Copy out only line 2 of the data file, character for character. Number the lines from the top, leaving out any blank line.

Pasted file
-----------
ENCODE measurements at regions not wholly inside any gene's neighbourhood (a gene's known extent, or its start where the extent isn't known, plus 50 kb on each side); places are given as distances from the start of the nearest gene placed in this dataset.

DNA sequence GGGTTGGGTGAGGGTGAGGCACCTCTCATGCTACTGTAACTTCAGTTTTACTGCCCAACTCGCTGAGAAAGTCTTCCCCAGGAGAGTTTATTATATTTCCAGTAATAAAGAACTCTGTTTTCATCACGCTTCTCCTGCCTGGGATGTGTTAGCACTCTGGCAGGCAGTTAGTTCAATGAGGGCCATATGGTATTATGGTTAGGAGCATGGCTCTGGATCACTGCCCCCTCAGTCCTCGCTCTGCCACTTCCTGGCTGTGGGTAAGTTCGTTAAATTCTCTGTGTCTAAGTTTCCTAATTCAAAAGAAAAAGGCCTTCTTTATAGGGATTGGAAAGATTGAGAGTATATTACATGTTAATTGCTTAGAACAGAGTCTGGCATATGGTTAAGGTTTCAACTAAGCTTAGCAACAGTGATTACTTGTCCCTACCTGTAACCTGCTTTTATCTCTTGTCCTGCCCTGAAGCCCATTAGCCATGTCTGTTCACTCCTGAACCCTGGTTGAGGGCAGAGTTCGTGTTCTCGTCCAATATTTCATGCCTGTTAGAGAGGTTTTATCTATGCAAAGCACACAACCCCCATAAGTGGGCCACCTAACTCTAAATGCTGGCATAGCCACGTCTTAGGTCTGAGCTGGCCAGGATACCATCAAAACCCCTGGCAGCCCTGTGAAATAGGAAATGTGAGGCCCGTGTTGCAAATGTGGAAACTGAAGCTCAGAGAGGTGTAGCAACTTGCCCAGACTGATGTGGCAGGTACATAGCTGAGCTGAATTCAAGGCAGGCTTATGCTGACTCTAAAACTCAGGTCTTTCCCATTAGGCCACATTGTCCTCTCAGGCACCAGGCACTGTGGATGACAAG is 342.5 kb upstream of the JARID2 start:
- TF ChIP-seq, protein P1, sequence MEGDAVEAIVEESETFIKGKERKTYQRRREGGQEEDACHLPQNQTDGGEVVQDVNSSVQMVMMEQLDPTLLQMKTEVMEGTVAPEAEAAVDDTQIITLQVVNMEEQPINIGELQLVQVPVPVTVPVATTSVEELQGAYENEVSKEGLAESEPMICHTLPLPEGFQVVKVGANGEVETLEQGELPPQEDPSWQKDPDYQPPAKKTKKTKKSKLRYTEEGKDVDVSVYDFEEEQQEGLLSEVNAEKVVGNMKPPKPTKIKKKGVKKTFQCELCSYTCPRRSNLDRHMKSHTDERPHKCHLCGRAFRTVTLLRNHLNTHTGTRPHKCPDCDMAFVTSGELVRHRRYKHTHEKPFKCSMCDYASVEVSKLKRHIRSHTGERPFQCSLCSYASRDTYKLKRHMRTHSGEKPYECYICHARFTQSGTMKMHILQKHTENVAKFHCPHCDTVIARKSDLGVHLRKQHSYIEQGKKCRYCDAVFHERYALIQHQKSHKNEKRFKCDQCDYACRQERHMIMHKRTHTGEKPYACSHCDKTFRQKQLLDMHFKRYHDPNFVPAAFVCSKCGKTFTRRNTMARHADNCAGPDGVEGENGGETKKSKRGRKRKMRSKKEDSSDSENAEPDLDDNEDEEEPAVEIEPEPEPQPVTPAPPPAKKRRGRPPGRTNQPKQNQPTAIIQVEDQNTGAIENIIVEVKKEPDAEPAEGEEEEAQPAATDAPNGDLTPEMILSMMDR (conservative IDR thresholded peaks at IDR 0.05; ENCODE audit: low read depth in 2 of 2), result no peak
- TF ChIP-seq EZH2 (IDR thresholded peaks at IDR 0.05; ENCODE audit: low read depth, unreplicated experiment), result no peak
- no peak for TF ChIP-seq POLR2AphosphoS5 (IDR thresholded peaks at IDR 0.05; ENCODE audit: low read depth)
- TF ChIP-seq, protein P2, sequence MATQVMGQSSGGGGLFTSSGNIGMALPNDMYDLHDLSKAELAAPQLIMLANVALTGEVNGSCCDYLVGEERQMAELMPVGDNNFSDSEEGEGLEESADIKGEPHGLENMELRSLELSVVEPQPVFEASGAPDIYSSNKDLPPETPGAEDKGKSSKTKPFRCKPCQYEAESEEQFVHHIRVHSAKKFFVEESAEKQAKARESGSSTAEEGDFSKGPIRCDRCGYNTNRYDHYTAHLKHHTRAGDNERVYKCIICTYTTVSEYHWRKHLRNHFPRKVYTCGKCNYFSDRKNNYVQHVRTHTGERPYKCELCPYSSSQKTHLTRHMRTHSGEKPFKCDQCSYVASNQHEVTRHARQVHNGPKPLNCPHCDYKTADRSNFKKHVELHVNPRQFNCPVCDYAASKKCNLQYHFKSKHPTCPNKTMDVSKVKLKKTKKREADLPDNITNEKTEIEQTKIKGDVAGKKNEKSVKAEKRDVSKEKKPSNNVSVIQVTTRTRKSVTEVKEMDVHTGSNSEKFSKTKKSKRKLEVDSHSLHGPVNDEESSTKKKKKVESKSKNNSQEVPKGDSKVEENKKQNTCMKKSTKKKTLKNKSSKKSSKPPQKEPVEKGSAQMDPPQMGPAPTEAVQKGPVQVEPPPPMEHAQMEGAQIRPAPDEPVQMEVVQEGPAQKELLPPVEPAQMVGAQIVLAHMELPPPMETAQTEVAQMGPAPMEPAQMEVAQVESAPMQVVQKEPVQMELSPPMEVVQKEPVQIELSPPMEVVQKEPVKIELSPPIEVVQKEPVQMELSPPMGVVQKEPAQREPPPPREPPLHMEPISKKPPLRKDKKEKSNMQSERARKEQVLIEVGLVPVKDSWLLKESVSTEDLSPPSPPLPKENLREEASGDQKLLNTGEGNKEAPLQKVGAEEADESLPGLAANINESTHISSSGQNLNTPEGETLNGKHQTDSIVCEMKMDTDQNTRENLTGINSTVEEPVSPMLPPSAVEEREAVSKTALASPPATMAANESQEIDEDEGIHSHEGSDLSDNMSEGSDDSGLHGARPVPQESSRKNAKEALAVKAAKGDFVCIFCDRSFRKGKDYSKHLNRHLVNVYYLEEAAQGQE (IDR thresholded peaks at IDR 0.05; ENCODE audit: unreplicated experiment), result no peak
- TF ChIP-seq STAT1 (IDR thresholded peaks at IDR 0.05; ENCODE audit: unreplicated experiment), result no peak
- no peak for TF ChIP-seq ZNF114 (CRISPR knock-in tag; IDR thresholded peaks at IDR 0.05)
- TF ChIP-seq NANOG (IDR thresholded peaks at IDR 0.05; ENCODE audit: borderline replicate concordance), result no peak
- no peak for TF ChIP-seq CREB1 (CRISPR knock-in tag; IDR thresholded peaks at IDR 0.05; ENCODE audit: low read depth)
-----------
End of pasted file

DNA sequence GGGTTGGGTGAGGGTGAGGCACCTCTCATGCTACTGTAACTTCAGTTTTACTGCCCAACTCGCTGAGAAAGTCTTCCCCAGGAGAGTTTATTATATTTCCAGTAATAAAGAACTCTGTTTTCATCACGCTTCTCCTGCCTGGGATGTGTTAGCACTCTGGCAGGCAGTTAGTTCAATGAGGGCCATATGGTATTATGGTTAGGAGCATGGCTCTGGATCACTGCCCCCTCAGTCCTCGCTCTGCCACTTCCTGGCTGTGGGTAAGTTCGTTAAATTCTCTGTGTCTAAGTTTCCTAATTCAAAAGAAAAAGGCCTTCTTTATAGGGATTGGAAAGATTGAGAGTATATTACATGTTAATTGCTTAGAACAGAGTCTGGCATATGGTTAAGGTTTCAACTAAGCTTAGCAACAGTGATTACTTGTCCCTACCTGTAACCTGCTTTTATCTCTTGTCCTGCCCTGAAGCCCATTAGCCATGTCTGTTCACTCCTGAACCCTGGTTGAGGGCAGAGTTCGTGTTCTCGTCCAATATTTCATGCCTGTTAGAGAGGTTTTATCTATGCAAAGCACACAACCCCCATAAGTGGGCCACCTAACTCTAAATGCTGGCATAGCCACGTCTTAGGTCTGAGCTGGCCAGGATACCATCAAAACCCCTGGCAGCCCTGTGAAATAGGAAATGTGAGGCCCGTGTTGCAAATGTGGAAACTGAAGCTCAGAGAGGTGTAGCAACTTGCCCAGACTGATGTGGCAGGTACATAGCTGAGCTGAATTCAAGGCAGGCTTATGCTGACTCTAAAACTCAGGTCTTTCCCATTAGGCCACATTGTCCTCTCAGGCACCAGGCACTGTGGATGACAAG is 342.5 kb upstream of the JARID2 start: